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What are the earliest sources referencing the custom of groom to immersing himself in a mikveh before his wedding?

This custom is referenced in Kitzur Yalkut Yosef (nisu'in v'shidduchin: 3:11):

יש חתנים שנוהגים לטבול במקוה ביום החתונה, והוא מנהג טוב והגון. אך אין בזה חיוב, שבזמן הזה אין חיוב על פי ההלכה על האנשים לטבול כלל.

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    "Ritualarium?" - – Noach MiFrankfurt Sep 8 '15 at 23:23
  • @NoachmiFrankfurt "Mikvah" in Hebrew. See eg en.wikipedia.org/w/index.php?title=Ritualarium&redirect=no – Double AA Sep 8 '15 at 23:25
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    I assume that the custom is related to the notion that the day of the wedding is like Yom Kippur for both the bride and groom. It is customary that men immerse in a mikvah before Yom Kippur. – DanF Sep 9 '15 at 0:01
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    @DanF incidentally, the day of the wedding being like Yom Kippur is itself an idea that is researchable. Although there is a relatively early Ashkenazi custom for a groom to fast before his wedding, some Rishonim did not connect this to any forgiveness taking place then, but instead to the fact that we fast whenever we do mitzvos (!) (Those Chassidei Ashkenaz...). The earliest source I know for the idea of a groom being forgiven is in the Midrash Shmuel cited by Rashi. This Midrash appears to be late Geonic. Outside of this citation by Rashi I am not sure that this idea was raised much. – mevaqesh Sep 9 '15 at 0:34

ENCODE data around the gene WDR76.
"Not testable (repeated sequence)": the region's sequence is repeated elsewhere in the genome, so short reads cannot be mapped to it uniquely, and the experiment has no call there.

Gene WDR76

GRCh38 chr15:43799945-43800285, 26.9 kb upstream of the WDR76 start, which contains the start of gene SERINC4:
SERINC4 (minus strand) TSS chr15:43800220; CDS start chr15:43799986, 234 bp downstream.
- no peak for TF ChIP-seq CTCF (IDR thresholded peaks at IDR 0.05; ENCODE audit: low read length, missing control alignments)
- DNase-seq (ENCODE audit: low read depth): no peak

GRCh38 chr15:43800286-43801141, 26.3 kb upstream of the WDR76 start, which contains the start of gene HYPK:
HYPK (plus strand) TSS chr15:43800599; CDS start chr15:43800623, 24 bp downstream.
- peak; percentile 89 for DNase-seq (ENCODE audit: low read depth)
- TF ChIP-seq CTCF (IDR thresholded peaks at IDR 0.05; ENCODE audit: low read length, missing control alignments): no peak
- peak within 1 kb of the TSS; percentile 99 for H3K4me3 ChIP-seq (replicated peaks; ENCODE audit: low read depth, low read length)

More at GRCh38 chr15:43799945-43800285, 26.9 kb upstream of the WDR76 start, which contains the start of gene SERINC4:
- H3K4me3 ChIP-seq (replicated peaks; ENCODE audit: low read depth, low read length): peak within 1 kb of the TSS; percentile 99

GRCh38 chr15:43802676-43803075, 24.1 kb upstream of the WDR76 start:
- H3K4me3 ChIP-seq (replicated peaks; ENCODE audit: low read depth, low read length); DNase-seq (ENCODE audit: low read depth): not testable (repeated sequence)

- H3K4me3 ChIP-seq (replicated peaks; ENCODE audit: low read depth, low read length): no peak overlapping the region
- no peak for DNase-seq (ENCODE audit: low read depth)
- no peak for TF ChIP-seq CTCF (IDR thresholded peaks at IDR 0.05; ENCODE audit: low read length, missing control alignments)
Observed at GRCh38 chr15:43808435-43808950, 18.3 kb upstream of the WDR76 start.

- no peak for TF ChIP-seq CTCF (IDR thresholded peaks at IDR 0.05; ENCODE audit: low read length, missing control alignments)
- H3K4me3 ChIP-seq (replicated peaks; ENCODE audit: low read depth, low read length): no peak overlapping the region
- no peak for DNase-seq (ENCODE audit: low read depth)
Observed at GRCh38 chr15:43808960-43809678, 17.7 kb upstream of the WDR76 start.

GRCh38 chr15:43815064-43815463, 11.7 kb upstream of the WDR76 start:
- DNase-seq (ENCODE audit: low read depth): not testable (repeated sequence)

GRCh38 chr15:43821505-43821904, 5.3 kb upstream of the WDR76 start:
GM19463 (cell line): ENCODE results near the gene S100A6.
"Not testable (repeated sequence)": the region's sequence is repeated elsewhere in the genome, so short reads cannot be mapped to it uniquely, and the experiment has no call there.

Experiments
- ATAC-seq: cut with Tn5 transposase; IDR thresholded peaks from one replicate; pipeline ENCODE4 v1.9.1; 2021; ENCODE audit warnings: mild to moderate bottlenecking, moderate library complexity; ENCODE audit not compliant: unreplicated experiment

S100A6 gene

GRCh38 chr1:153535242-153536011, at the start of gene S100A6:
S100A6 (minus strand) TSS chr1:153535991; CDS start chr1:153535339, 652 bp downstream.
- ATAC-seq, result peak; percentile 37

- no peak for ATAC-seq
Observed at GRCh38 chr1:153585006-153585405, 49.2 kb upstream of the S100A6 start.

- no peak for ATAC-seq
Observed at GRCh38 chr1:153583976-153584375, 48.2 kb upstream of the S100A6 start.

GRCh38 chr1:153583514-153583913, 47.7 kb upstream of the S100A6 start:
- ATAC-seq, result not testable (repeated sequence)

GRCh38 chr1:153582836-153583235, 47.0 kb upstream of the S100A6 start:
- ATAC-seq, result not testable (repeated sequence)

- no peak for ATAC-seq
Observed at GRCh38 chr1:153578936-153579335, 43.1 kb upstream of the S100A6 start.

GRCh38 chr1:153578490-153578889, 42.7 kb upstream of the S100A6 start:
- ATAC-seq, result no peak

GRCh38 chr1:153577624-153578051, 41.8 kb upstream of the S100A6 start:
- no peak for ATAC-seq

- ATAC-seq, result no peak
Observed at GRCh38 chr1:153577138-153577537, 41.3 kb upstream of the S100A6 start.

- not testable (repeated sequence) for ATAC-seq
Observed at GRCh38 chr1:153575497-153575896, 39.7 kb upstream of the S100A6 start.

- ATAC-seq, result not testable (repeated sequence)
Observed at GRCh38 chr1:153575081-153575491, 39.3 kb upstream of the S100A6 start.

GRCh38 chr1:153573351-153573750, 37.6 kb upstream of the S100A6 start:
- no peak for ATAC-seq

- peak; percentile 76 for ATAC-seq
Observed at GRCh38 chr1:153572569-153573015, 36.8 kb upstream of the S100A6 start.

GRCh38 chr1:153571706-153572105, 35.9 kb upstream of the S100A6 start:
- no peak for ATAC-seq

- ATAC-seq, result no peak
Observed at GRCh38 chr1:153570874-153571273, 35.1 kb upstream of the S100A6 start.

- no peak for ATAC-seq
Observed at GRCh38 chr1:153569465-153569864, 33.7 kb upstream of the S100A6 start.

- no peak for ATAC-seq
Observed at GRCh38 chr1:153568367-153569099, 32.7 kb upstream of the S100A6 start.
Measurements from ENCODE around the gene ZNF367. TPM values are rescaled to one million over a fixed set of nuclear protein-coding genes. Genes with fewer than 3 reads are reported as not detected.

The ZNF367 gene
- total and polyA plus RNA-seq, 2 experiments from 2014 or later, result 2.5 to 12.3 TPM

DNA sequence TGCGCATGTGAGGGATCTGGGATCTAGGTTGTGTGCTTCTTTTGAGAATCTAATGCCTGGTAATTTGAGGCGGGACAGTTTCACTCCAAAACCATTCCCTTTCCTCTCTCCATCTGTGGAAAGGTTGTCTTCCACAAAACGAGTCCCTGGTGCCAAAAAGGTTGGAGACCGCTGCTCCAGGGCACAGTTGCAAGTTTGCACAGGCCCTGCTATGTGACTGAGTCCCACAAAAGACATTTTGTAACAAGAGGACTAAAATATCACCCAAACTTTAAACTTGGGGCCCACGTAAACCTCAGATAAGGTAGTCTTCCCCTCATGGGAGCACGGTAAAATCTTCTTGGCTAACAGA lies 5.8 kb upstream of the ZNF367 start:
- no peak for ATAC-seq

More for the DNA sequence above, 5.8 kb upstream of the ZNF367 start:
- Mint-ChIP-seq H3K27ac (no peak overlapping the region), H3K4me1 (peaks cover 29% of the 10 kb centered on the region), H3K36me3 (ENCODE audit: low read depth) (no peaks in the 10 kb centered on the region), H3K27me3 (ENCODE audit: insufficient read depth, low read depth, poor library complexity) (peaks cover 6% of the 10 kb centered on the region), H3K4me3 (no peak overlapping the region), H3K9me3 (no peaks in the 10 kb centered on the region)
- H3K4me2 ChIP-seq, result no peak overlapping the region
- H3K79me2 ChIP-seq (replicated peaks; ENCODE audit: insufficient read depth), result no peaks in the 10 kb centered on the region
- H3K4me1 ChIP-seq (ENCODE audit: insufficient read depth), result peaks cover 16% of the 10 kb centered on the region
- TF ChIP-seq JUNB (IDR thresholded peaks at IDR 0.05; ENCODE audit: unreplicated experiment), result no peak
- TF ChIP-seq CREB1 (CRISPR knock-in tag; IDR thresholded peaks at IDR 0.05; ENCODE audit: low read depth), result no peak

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Nitei Gavriel Nisuin1 9:7:11 quotes this Minhag in the name of Chupas Chasanim 6:1 (appx year 1800), Yalkut Mai'am Lo'aiz Devarim 22:12 (appx year 1700), Taamei Hamitzvos L'Rikanti (appx year 1300) - Mitzva 226

  • Chupas Chasanim? – mevaqesh Sep 9 '15 at 2:02
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    +1 Dating these works would improve the answer. The question asks for earliest sources after all. – mevaqesh Sep 9 '15 at 2:03
  • @mevaqesh Chupas Chasanim is a work on taharas hamishpacha popular in some Sephardi and Chassidish circles. Written around 1800 by Chacham Raphael Meldola of London's Spanish-Portuguese congregation, a musmach of the Chida. – Shalom Sep 9 '15 at 13:40
  • Recanati is around the year 1300 (though kabbalistic). It appears not to have been popularized until much later. – Shalom Sep 9 '15 at 13:42

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